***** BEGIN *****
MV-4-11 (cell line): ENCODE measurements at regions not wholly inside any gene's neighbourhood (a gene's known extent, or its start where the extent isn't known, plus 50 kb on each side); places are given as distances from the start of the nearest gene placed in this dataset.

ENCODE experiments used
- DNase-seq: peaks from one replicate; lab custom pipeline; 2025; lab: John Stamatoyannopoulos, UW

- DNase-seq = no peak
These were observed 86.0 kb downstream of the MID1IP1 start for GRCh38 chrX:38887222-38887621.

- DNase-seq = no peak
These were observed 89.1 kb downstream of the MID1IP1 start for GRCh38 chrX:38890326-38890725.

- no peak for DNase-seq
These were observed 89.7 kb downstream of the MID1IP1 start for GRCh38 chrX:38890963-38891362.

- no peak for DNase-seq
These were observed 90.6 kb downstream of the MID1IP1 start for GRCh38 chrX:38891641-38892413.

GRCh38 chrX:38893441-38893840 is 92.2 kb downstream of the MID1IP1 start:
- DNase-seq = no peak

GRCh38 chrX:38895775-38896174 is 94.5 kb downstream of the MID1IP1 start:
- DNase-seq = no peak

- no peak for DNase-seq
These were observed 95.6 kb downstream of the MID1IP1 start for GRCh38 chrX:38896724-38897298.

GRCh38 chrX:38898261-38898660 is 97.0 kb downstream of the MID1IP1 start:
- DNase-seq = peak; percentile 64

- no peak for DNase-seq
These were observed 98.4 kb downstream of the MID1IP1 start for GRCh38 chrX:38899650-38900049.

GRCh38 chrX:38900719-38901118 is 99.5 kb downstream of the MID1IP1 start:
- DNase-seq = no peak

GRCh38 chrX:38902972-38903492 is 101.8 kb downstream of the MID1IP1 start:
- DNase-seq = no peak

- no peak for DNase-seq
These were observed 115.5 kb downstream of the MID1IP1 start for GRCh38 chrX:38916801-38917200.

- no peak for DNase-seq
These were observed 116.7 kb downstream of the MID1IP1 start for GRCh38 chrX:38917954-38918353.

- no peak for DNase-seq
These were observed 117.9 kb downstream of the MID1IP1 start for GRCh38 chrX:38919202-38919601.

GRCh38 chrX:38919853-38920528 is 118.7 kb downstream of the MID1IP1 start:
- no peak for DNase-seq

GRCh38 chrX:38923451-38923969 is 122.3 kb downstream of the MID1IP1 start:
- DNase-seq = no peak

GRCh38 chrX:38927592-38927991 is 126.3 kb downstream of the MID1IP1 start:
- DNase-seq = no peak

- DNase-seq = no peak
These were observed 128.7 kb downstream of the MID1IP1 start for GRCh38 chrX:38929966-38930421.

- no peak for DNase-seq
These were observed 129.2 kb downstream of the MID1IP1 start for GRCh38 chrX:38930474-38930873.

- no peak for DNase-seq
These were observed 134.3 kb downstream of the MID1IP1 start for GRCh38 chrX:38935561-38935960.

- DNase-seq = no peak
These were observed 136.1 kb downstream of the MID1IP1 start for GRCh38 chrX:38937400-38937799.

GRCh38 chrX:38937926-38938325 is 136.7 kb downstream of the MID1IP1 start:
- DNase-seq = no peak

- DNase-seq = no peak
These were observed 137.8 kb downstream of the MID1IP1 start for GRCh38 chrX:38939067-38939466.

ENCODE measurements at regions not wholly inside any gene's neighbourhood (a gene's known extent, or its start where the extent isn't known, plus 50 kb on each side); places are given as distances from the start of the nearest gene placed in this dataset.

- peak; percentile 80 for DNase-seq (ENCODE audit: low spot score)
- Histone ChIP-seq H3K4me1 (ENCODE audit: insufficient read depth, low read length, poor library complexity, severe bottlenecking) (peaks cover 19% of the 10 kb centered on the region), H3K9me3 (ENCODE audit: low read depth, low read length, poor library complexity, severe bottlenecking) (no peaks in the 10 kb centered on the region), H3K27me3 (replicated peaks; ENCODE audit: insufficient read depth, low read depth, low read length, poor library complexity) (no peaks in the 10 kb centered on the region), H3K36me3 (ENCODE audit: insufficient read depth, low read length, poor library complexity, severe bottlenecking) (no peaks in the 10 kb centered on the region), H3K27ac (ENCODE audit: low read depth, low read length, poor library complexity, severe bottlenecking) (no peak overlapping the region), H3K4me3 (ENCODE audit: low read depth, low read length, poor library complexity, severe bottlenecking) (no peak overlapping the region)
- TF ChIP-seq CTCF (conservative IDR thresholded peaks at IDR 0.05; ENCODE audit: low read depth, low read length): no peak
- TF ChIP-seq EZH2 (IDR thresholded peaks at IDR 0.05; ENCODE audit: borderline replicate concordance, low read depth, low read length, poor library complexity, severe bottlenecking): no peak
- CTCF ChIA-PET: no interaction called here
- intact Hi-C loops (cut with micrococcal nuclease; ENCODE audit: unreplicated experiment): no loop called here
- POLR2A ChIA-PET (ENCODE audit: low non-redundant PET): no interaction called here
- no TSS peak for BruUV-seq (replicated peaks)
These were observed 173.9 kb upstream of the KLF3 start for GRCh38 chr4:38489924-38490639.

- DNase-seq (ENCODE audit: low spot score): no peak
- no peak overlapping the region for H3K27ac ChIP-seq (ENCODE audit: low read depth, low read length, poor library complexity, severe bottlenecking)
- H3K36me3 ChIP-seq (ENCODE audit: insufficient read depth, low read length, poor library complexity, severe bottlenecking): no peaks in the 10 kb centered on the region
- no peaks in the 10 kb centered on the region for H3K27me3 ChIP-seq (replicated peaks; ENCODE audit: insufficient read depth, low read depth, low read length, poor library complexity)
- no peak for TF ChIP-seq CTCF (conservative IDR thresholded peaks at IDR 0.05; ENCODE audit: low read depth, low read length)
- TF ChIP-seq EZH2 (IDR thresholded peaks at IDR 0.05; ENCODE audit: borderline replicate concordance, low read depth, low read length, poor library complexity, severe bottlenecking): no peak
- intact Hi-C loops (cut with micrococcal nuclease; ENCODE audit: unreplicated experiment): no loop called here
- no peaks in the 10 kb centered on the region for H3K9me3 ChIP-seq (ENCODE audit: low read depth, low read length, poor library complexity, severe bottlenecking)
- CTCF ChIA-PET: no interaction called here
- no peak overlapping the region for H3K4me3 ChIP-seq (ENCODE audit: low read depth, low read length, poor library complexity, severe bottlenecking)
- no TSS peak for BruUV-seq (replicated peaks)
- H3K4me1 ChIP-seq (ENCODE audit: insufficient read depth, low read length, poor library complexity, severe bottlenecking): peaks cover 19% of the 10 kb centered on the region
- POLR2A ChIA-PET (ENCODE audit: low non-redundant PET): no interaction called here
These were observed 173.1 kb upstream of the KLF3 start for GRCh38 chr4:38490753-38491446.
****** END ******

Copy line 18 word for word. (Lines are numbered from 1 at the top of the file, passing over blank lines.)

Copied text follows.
GRCh38 chrX:38898261-38898660 is 97.0 kb downstream of the MID1IP1 start: